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Low Levels of Blood Alcohol Produce Measurable Physiological and Subjective Effects in Social Drinkers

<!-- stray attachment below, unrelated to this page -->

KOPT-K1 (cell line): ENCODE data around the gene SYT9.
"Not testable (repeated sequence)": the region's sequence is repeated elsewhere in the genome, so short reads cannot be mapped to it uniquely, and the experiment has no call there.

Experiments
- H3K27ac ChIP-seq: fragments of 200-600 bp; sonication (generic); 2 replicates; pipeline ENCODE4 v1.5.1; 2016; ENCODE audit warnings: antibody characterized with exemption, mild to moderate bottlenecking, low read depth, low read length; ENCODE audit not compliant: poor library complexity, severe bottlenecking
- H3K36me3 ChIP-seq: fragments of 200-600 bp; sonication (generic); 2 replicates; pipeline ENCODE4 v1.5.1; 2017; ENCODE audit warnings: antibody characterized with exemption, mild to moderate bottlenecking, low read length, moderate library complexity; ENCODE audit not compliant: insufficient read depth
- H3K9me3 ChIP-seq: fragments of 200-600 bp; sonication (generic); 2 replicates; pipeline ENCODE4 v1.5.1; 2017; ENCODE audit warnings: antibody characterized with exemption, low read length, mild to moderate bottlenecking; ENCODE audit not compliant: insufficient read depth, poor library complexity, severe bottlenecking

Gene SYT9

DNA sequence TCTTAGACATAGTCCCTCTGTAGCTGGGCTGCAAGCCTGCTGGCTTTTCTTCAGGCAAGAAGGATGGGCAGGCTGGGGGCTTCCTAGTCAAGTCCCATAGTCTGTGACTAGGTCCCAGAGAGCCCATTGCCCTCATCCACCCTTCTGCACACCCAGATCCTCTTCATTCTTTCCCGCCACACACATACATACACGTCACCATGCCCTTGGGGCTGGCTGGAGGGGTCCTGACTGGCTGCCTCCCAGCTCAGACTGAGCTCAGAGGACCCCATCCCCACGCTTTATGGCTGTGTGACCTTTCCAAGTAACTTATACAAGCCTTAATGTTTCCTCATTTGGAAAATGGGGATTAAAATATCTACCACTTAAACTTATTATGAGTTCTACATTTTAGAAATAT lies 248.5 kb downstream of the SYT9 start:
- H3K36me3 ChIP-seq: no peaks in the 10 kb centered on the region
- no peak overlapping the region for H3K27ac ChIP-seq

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Subtle physiological changes involving the cardiovascular and autonomic nervous systems after exposure to alcohol are difficult to perceive in humans, particularly at lower alcohol levels. Researchers sought to determine the effect of acute intravenous alcohol infusion on skin blood flow (SBF) response and associated subjective responses in 24 social drinkers who participated in an alcohol self-administration study. SBF was measured at the fingertip and earlobe at four timepoints: at baseline, and 0 minutes, 10 minutes, and 20 minutes after beginning an intravenous form of alcohol self-administration. The exposure produced relatively low breath alcohol levels of approximately 30 mg% (0.03%, compared with a reading of 0.08%, at which point an individual is considered legally intoxicated). Subjective responses were measured using questionnaires previously developed for studies such as this.

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